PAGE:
Voting When You Have Intellectual Disabilities

My Youngest Can Now Register To Vote In Maryland…

Seth Underwood
Invisible Illness
Published in
6 min readJul 11, 2023


As of the writing of this piece, there are about 480 plus more days until the U.S. Presidential elections on November 5th, 2024.

Intellectually disabled individuals, like my youngest child, who recently turned 17, are part of an overlooked vulnerable voter group. In Maryland, she’s allowed to register to vote, but can’t until she’s 18 like everyone else. Ironically, she’ll be old enough to vote in the 2024 presidential election due to when her birthday falls on the calendar. And despite her intellectual disabilities, she has “strong dislikes” on some candidates running. And isn’t that enough to vote for someone or not? If you like them or not?

While as a long-time voter, I’ve tried to review each candidate’s position on things. Weigh the evidence before me and make my choice. I know very well that many simply choose people they either like or vote against those they dislike. Heck, many don’t even vote in the various local or state amendments or uncontested contests.

But many states have prohibitions against voting for those mentally disabled that are under guardianship. I can understand the meaning behind this, and it does seem logical to me. But a few states go further than that and allow judges to declare voters who have psychiatric disorders or as Kentucky puts it “’Idiots’ and ‘insane’ persons shall not have the right to vote. KY. CONST. § 145(3).”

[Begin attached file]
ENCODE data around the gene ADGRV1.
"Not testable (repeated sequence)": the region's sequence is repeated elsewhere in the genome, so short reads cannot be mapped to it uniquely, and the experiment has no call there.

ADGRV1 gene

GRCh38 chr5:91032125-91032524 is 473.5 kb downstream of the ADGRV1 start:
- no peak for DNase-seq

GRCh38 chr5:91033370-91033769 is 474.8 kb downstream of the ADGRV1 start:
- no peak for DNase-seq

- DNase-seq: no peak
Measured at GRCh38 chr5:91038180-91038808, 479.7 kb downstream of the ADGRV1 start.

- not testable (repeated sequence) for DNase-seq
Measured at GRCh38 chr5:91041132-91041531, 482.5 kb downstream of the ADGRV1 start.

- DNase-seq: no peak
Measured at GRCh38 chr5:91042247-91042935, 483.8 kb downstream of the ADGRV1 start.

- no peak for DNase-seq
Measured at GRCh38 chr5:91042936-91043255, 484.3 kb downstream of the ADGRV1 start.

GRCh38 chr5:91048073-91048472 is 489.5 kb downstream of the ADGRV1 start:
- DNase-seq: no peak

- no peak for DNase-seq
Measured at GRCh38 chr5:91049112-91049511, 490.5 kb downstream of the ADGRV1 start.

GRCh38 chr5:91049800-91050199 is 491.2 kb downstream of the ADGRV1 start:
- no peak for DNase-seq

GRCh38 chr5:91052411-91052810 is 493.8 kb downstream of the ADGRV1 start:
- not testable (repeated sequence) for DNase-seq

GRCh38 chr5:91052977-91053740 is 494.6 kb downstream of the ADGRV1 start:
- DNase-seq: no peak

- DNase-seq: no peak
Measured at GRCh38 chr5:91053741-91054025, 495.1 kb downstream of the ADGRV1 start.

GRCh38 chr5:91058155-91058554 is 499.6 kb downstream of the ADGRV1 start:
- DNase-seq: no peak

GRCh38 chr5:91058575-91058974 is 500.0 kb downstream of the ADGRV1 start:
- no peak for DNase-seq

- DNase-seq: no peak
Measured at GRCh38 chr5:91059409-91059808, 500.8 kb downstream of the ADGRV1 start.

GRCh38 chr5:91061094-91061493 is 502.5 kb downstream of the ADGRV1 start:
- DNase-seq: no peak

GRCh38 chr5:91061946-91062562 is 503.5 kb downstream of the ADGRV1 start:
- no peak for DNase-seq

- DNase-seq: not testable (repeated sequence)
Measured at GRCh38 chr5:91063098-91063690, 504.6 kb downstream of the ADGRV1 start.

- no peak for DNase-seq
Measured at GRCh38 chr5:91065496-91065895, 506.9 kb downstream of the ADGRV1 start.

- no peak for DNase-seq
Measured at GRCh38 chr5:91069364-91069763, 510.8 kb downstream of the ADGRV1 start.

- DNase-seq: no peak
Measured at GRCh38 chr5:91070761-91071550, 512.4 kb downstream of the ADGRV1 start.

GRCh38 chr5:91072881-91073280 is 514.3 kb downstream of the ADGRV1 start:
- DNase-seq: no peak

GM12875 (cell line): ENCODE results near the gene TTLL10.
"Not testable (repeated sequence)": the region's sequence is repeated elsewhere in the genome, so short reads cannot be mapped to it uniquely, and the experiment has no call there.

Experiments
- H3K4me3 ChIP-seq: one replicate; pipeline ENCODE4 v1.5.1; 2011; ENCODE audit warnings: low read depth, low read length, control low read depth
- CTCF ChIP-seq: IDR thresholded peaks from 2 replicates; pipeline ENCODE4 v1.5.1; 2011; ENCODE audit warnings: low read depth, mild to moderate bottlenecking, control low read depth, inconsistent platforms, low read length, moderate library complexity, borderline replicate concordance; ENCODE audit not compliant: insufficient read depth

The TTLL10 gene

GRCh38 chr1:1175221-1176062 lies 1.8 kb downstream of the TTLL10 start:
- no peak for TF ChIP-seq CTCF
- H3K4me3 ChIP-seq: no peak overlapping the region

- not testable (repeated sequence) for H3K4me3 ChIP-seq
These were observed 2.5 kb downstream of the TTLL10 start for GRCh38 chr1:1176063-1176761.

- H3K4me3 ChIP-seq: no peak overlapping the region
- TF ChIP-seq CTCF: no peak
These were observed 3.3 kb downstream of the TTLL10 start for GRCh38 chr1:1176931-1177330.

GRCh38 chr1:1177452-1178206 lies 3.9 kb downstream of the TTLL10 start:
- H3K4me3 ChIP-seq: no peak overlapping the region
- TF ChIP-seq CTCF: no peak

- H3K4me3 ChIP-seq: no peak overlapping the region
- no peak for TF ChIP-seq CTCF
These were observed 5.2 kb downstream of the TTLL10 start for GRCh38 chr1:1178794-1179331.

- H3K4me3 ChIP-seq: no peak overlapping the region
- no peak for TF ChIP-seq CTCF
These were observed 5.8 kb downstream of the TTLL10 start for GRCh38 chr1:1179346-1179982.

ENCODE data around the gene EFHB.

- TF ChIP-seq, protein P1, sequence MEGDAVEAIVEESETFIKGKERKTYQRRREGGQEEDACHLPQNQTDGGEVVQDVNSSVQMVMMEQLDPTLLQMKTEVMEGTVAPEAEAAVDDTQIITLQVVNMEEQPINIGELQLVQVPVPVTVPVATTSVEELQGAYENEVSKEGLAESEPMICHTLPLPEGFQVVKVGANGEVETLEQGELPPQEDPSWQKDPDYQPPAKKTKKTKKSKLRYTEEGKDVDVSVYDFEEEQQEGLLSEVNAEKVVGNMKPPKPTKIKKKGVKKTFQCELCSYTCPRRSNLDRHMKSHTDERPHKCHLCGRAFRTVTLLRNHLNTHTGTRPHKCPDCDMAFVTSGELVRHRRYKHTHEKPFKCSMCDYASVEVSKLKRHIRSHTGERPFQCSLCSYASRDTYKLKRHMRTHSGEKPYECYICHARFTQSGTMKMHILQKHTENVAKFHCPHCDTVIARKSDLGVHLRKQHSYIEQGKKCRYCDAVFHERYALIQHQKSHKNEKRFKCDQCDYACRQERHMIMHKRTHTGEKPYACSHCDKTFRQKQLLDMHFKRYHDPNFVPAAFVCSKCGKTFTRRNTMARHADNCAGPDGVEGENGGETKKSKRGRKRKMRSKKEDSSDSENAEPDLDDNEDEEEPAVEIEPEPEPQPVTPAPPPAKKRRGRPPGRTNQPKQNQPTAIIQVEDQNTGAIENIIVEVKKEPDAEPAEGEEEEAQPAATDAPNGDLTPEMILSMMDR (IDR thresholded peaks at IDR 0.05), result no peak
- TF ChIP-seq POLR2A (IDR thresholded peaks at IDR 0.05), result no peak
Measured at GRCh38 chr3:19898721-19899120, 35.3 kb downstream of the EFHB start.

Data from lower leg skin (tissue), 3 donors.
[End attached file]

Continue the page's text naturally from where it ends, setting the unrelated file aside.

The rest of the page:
There’s only a handful of states that have no restrictions, like Kansas, which goes as far as allowing anyone with a mental or physical life-limiting disability the right to have someone help them vote. KAN. STAT. ANN. § 25–2909.

Barriers to Voting

Now there are certain federal protections that are supposed to guarantee access to people with intellectual disabilities, such as the Americans with Disabilities Act, the Voting Rights Act of 1965, and the Voting Accessibility for the Elderly and Handicapped Act. The problem is both federal and state enforcement is lacking.

While 85% of people with intellectual disability have a mild form, like my daughter, one can extrapolate from the CDC data that there are about 5.53 million people in the US with such a mild intellectual disability. According to the U.S. Census Bureau, there were about 233,565,291 potential voting-aged citizens in 2018. These mildly intellectually disabled individuals represent about 2% of the potential voters. You’d think a politician would care about losing 2% of the voting franchise.

After addressing competency state laws, voter registration is the next issue. Each state has the freedom to create its own rules, although I will use Maryland as an example.

Maryland Voter Registration